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3.18 Logging and Debugging

Depending on its operation mode, mailfromd tries to guess whether it is appropriate to print its diagnostics and informational messages on standard error or to send them to syslog. Standard error is assumed if the program is run with one of the following command line options:

If none of these are used, mailfromd switches to syslog as soon as it finishes its startup. There are two ways to communicate with the syslogd daemon: using the syslog function from the system libc library, which is a blocking implementation in most cases, or via internal, asynchronous, syslog implementation. Whether the latter is compiled in and which of the implementation is used by default is determined while compiling the package, as described in Using non-blocking syslog.

The --logger command line option allows you to manually select the diagnostic channel:

--logger=stderr

Log everything to the standard error.

--logger=syslog

Log to syslog.

--logger=syslog:async

Log to syslog using the asynchronous syslog implementation.

Another way to select the diagnostic channel is by using the logger statement in the configuration file. The statement takes the same argument as its command line counterpart.

The rest of details regarding diagnostic output are controlled by the logging configuration statement.

The default syslog facility is ‘mail’; it can be changed using the --log-facility command line option or facility statement. Argument in both cases is a valid facility name, i.e. one of: ‘user’, ‘daemon’, ‘auth’, ‘authpriv’, ‘mail’, and ‘local0’ through ‘local7’. The argument can be given in upper, lower or mixed cases, and it can be prefixed with ‘log_’:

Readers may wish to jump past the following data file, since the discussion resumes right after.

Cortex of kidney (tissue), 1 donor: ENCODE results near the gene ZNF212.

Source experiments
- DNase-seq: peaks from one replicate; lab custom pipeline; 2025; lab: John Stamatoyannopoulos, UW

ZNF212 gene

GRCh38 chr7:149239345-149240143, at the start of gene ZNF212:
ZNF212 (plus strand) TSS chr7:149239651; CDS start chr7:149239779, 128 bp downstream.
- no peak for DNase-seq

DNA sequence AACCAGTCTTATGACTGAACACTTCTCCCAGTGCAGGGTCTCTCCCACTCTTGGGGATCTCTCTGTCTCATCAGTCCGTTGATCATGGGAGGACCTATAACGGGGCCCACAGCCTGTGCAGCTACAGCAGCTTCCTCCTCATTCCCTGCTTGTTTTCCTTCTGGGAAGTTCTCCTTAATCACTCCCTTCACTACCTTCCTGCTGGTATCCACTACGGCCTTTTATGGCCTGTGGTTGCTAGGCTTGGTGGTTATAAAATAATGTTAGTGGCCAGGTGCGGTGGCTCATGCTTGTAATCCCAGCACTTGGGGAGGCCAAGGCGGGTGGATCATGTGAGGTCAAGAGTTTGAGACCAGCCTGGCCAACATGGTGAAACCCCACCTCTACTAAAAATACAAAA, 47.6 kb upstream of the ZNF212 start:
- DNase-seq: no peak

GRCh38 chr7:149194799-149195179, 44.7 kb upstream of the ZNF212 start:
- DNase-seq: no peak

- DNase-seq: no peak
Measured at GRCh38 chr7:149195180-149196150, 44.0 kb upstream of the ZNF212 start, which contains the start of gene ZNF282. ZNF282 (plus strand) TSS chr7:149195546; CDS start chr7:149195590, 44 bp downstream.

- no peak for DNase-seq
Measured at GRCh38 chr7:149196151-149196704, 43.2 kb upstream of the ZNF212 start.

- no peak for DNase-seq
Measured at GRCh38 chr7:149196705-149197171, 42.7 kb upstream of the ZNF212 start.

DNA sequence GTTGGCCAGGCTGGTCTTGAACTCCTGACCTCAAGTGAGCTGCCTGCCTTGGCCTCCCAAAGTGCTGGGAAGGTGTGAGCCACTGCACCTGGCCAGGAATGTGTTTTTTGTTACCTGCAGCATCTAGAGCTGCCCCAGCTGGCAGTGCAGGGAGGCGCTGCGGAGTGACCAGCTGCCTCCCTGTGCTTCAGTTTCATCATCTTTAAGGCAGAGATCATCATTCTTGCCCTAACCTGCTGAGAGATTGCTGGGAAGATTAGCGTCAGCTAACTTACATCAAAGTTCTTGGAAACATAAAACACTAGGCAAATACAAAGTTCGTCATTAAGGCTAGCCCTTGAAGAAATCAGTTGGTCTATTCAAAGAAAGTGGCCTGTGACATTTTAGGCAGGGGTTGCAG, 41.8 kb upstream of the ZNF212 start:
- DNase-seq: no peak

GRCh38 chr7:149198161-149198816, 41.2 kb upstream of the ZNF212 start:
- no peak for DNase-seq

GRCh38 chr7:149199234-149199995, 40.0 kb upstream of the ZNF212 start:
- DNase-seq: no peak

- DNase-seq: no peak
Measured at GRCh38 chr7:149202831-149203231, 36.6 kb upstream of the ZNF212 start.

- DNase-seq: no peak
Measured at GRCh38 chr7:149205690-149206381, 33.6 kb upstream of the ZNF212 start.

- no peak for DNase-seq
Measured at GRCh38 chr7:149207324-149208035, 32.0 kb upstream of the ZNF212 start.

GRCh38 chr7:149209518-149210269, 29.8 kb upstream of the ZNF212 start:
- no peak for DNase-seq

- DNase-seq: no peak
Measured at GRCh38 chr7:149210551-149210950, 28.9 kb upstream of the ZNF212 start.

Another syslog-related parameter that can be configured is the tag, which identifies mailfromd messages. The default tag is the program name. It is changed by the --log-tag (-L command line option and the tag logging statement.

The following example configures both the syslog facility and tag:

logging {
  facility local7;
  tag "mfd";
}

As any other UNIX utility, mailfromd is very quiet unless it has something important to communicate, such as, e.g. an error condition. A set of command line options is provided for controlling the verbosity of its output.

The --trace option enables tracing Sendmail actions executed during message verifications. When this option is given, any accept, discard, continue, etc. triggered during execution of your filter program will leave their traces in the log file. Here is an example of how it looks like (syslog time stamp, tag and PID removed for readability):

k8DHxvO9030656: /etc/mailfromd.mf:45: reject 550 5.1.1 Sender validity
not confirmed

This shows that while verifying the message with IDk8DHxvO9030656’ the reject action was executed by filter script /etc/mailfromd.mf at line 45.

The use of message ID in the log deserves a special notice. The program will always identify its log messages with the ‘Message-Id’, when it is available. Your responsibility as an administrator is to make sure it is available by configuring your MTA to export the macro ‘i’ to mailfromd. The rule of thumb is: make ‘i’ available to the very first handler mailfromd executes. It is not necessary to export it to the rest of the handlers, since mailfromd will cache it. For example, if your filter script contains ‘envfrom’ and ‘envrcpt’ handlers, export ‘i’ for ‘envfrom’. The exact instructions on how to ensure it depend on the MTA you use. For ‘Sendmail’, refer to Sendmail. For MeTA1, see MeTA1, and pmult-macros. For ‘Postfix’, see Postfix.

To push log verbosity further, use the debug configuration statement (see conf-debug) or its command line equivalent, --debug (-d, see --debug). Its argument is a debugging level, whose syntax is described in http://mailutils.org/wiki/Debug_level.

The debugging output is controlled by a set of levels, each of which can be set independently of others. Each debug level consists of a category name, which identifies the part of package for which additional debugging is desired, and a level number, which indicates how verbose should its output be.

Valid debug levels are:

error

Displays error conditions which are normally not reported, but passed to the caller layers for handling.

trace0 through trace9

Ten levels of verbosity, trace0 producing less output, trace9 producing the maximum amount of output.

prot

Displays network protocol interaction, where applicable.

The overall debugging level is specified as a list of individual levels, delimited with semicolons. Each individual level can be specified as one of:

!category

Disables all levels for the specified category.

category

Enables all levels for the specified category.